With flames quickly reducing the family’s material possessions to ash, Abelardo Quiroz begged his wife to save herself and two of the couple’s daughters.

The second floor of the Cascade home was black with thick, noxious smoke early June 2. But Quiroz had no intention of fleeing until 11-year-old Bianca was safe alongside her younger sisters, Maria and Giana.

“‘Jhoana, you’ve got to get yourself and the other girls out,’” Jhoana Marban, Quiroz’ wife, recalled him yelling from the top of the stairs. “’Don’t wait for me.’ He was telling me he wasn’t going to make it, to get the other girls out.”

She rushed the two girls outside and dashed back in, refusing to let her husband perish in the flames and smoke.

“When I saw him, they were crawling,” Jhoana recalled. “He was pushing Bianca. ... We dragged ourselves out. When he got out, he collapsed outside.”

Ultimately, the family of six escaped with their lives — but not much else. And while Marban praises God for their salvation, she knows the road ahead will bring all new challenges.

But the community is rising to the occasion. A fundraiser started by Dubuque-based nonprofit Resources Unite already has raised more than $4.900 for the family, the family has located an apartment and dozens of community members have pledged to donate clothes, furniture and more.

“It’s been really good,” said Josh Jasper, president and CEO of Resources Unite. “People have been donating clothes for the kiddos, being mindful that they’re going to be off for the summer. Bringing in games and tennis shoes and things like that.”

THE FIRE

Cascade firefighters were called to the home at 521 Second Ave. SW at about 4 a.m. Sunday. Ultimately, there was about $60,000 worth of damage to the home, which Marban and Quiroz rented from Jamie and Lisa Manternach, and its contents.

To Marban, the losses can’t be so easily quantified.

“We lost everything,” she said.

She recalled waking up because of a loud bang early June 2. Marban and Quiroz initially wrote it off as their daughters being rambunctious.

After a second loud bang, Marban decided enough was enough. The girls needed to get to sleep.

But when she opened her eyes, “I saw this very bright orange (light).”

“I said, ‘The house is on fire,’” Marban said. “We jumped out of bed and opened the door. Everything was already pitch black.”

Quiroz ran for the stairs to retrieve Bianca, who has vision problems and is virtually blind without her glasses.

“That was our first concern because flames were hitting the second floor already,” Marban said.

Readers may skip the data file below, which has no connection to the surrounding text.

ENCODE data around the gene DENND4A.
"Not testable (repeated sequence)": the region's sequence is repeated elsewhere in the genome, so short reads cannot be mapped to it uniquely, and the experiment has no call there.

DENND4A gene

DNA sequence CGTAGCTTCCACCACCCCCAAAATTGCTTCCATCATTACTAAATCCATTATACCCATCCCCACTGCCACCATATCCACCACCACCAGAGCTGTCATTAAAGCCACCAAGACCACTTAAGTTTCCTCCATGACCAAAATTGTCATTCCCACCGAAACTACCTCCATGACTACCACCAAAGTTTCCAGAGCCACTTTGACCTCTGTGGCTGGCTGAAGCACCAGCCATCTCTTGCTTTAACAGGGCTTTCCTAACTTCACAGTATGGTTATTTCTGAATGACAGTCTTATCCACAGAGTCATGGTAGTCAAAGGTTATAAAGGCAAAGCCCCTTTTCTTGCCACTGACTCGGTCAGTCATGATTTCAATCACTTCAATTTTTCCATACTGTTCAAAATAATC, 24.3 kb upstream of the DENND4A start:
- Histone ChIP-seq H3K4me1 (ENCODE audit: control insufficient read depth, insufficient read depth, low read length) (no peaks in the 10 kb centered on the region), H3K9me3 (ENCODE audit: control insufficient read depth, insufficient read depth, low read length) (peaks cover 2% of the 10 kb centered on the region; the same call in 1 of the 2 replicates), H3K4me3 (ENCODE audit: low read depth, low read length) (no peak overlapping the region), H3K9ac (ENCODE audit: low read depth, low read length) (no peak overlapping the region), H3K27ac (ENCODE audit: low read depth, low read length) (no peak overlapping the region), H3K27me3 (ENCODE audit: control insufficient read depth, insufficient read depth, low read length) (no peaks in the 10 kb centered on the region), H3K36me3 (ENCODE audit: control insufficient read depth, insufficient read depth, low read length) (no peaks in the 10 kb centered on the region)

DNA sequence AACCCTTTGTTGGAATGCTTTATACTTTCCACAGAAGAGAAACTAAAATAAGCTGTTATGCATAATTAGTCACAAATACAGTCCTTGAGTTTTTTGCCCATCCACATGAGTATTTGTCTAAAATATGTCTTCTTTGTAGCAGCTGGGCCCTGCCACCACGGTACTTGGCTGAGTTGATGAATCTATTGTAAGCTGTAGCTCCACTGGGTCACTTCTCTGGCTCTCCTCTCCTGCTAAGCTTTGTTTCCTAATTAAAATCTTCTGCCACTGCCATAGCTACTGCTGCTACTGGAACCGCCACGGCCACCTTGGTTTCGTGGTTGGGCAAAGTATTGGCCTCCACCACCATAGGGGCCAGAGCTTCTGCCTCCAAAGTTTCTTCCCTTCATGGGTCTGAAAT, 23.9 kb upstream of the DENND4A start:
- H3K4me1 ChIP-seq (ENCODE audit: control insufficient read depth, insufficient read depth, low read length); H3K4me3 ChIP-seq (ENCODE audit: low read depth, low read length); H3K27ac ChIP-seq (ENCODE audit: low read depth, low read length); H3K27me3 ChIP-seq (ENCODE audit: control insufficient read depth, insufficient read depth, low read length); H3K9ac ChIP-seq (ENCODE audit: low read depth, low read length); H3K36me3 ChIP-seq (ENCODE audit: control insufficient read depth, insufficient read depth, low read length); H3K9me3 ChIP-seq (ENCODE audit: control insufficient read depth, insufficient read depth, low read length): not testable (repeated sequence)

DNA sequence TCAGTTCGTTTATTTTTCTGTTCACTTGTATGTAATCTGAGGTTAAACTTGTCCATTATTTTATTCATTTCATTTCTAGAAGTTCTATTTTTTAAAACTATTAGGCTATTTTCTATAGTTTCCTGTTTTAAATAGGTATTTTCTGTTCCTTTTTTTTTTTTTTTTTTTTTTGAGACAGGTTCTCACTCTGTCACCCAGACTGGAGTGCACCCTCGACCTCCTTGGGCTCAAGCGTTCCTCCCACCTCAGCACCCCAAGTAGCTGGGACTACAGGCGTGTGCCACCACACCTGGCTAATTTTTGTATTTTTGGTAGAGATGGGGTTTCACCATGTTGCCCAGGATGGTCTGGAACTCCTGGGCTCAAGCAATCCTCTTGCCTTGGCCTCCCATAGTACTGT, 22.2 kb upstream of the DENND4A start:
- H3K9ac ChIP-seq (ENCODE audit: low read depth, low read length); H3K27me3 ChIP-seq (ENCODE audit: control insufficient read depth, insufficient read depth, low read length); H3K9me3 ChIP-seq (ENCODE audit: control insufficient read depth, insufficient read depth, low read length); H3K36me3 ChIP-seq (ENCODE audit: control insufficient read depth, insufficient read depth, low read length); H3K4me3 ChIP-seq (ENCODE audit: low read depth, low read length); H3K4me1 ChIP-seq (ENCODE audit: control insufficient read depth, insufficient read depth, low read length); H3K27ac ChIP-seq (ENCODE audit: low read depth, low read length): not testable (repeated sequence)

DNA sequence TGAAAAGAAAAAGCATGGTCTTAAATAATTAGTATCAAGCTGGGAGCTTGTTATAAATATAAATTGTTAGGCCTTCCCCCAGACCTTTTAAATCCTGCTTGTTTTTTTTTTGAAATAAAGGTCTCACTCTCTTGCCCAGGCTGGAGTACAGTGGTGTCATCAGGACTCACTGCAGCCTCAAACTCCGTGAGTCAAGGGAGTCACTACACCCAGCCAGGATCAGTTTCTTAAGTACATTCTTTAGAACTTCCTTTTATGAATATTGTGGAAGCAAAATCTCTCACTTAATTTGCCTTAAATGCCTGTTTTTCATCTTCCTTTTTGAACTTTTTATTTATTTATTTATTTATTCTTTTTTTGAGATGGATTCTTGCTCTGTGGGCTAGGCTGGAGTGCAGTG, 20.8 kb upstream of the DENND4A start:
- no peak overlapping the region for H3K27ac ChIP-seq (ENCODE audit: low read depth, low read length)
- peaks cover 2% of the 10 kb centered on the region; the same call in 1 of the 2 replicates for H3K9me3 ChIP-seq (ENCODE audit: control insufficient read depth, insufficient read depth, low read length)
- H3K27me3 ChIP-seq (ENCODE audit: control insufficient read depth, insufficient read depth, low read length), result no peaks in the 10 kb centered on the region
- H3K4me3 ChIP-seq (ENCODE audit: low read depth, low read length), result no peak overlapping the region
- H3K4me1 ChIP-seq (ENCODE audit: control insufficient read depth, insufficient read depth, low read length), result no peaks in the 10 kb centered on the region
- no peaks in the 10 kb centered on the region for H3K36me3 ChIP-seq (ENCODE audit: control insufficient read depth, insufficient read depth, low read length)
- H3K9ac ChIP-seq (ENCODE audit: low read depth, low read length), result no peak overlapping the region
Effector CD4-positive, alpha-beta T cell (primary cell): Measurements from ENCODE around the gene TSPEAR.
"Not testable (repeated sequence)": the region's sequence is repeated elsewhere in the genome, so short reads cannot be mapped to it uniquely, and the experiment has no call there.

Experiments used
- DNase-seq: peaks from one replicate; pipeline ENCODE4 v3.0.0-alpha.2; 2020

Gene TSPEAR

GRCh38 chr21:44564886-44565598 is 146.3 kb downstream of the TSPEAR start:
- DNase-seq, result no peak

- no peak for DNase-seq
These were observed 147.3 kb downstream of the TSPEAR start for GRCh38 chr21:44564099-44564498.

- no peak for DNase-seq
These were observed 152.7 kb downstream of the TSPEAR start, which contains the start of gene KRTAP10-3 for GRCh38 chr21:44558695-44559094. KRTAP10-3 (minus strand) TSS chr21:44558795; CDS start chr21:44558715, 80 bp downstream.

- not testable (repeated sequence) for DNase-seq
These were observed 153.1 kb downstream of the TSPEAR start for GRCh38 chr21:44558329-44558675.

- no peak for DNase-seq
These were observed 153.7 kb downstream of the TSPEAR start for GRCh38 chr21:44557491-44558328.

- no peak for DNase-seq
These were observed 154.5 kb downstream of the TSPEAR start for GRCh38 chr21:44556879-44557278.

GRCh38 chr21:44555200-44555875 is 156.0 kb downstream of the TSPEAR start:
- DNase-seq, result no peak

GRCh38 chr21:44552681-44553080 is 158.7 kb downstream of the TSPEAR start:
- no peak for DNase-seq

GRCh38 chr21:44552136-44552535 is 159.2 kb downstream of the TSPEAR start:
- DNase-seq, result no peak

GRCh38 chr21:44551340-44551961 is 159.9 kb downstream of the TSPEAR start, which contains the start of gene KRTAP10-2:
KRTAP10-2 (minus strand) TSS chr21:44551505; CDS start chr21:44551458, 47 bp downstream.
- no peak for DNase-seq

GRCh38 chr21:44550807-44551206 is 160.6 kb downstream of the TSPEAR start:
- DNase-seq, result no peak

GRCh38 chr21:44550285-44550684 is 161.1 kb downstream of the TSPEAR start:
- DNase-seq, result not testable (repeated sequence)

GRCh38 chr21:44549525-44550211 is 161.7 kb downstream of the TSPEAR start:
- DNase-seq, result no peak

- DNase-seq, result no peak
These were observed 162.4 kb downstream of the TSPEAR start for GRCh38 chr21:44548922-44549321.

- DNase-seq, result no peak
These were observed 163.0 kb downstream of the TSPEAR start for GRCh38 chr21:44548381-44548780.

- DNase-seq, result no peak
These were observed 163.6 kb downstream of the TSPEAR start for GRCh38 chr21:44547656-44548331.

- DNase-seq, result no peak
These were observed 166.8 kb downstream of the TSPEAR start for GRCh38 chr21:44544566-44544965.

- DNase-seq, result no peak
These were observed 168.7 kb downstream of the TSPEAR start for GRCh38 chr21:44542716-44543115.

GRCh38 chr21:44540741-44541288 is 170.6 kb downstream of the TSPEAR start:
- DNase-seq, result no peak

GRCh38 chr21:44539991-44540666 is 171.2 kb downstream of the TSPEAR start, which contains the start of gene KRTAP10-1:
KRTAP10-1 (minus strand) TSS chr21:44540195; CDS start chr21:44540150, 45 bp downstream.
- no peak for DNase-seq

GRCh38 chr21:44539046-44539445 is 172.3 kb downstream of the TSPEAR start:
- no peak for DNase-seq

Eventually, the family, including Marbwan’s son, 19-year-old Sebastian Diaz, who recently moved back in with the family, made it to safety. They were checked out and cleared by paramedics on scene, Marban said, though Quiroz declined an EMT’s suggestion that he be evaluated fully at a hospital.

“He was trying (to be strong for us),” Marban said.

Fire Chief Denny Green said the impact of the blaze was apparent throughout the building.

“It was up in the walls and the ceiling, and the kitchen was fully involved,” he said. “Extensive damage throughout the house.”

Green praised the family — especially the kids — for reacting quickly.

“If they hadn’t gotten out when they did, we would have some injuries, without a doubt,” he said. “(The kids) were brave and did what they were taught to do. ... The kids did a real good job getting out and going to their meeting place.”

The cause of the fire has not been determined, but it is not considered suspicious, Green said.

HELPING HAND

Jasper and Marban have known each other and worked together for years. They met when Jasper’s group was asked to “adopt” the community of Cascade for Christmas by connecting families in need with willing donors.

Marban immediately offered to translate for the area’s Spanish-speaking families.

“She has been the bridge to the Hispanic community for us in the Cascade, Farley, Monticello area,” Jasper said. “There’s an emerging Hispanic community in those communities.”

Marban’s assistance helped Resources Unite make inroads with those residents, many of whom are fearful about getting involved in certain organizations.

“She has really been great in basically vouching for us, and saying, ‘You know what? This is a trusted organization. They are here to help you,’” Jasper said.

That’s just Marban’s way, she said.

“If I see someone struggling or whatever they need, if I have to take my shoes off, I’ll give them to that person,” she said. “We all struggle. If I can help, why not?”